Monday, December 17, 2012

The History of Candles


In 1962, Christmas candles came in every shape and color to light your holiday home. (photos included)
1. Tall Round, 12" by Flair Candles. 2. Zarape Pillar, 6", by Clare Candles.  3. Bird in Flight, 13", by Flair.  4. Pottery Shape, 9", by Flair. 5. Party Pagoda, 7", by Flair. 6. Dinner Tapers, 15", by Paragon.  7. Party Ball, 4 1/2" diam., by Flair.   8. Giant Folding Prism, 15", by Paragon. 9. Marble Prism, 10", by Paragon 10. Flower Tapers, 15", by Paragon. 11. Vertagrain Pinnacle Prism, 10", by Paragon. 12. Chessman, 18", by Flair.  13. Rainbow Drip, 12", by Flair.  14. Royal Cierge, ribbed and plain, 14" and 10", by Bee Industries.

15. Sun, 12", by Flair. 16. Baroque, 12", by Paragon. 17. Spool, 12", by Flair. 18. Spindle, 15", by Flair. 19. Vertico Stripe Rectangles, 12" and 6", by Flair. 20. Obelisk, 15", Party Bazaar-Dennisons.  21. Left, right, Plantation, 4 3/4" and 3"; center, Cathedral, 6", by Carolina Soap and Candle Makers.  22. Glowing Prixm, 10"and 15", by Paragon.  23. Colossal Royal Queen, 20", by Bee Industries.  24. Zarape Tapers, 15", by Clare. 25. Drop, 4", imported by Svend Jensen of Denmark.  26. Square Taper, 10", imported by Svend Jenson of Denmark.  27. Classic Marble Obelisk, 15", by Paragon.
       The earliest known candles originated in China around 200 BC, and were made from whale fat. Candles did not appear in Europe or the Middle East until sometime after AD 400, due largely to the availability of olive oil for burning in lamps. The early European candle was made from various forms of natural fat, tallow, and wax. In the 18th century, spermaceti, oil produced by the sperm whale, was used to produce a superior candle. Late in the 18th century, colza oil and rapeseed oil came into use as much cheaper substitutes.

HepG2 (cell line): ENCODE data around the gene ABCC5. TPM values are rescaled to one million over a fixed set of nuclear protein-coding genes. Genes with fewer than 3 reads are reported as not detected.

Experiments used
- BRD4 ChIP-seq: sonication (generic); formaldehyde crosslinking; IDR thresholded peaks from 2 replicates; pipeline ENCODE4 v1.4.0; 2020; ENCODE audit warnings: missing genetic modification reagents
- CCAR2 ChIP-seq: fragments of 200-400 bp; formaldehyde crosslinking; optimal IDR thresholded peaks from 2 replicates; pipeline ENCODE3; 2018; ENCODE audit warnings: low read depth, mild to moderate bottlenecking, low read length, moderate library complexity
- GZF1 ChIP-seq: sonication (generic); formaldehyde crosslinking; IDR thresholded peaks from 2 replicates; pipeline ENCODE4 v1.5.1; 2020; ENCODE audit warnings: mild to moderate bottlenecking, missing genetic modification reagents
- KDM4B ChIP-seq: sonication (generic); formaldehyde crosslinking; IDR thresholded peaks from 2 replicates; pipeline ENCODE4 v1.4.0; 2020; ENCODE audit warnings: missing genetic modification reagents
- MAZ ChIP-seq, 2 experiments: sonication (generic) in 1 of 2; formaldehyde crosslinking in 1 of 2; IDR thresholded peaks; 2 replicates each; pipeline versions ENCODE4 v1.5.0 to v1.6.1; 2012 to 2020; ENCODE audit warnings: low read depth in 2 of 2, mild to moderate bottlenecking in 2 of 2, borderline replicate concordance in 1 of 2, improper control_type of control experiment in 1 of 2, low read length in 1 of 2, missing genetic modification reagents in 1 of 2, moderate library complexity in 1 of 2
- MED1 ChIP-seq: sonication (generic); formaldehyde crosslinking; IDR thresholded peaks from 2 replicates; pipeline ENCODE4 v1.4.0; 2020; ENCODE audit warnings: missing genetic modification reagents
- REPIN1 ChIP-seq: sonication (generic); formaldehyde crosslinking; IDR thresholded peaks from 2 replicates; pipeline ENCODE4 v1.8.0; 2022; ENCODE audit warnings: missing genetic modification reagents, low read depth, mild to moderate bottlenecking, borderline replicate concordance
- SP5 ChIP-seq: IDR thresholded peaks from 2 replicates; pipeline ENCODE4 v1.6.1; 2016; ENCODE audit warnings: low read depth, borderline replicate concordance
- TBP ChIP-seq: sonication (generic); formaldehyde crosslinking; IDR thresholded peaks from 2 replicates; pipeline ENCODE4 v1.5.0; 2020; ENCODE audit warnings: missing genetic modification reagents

"Until of late years, candles were solely manufactured from bees' wax, spermaceti, or tallow. The application of scientific chemical research...all the best candles are now made from the pure solid and crystallizable margaric and stearic acids. These are freed from the fluid oleic acid, and from glycerine, which exist in combination with them in ordinary tallow, as well as from other analogous substances, as from paraffin (a carbo-hygroneous substance resembling spermaceti, prepared from tar and peat), the stearic and margaric acid in the cocoa-nut oil and the palm oil, besides the old substance spermaceti, and wax both vegetable and animal."—Candles, -Eighth edition, Encyclopedia Britannica, 1853
      Paraffin was first distilled in 1830, and revolutionized candle-making, as it was an inexpensive material which produced a high-quality, odorless candle that burned reasonably cleanly. The industry was devastated soon after, however, by the distillation of kerosene (confusingly also called paraffin oil or just paraffin). Recently resin based candles that are freestanding and transparent have been developed, with the claim that they burn longer than traditional paraffin candles. They are usually scented and oil based.
      In the Middle Ages in Europe, tallow candles were the most common candle. By the 13th century, candle making had become a guild craft in England and France. The candle makers (chandlers) went from house to house making candles from the kitchen fats saved for that purpose, or made and sold their own candles from small candle shops.
      Before the invention of electric lighting, candles and oil lamps were commonly used for illumination. In areas without electricity, they are still used routinely. Until the 20th century, candles were more common in northern Europe. In southern Europe and the Mediterranean, oil lamps predominated. In the developed world today, candles are used mainly for their aesthetic value and scent, particularly to set a soft, warm, or romantic ambiance, for emergency lighting during electrical power failures, and for religious or ritual purposes. Scented candles are used in aromatherapy.
How to turn an orange into a candle for your Christmas table.

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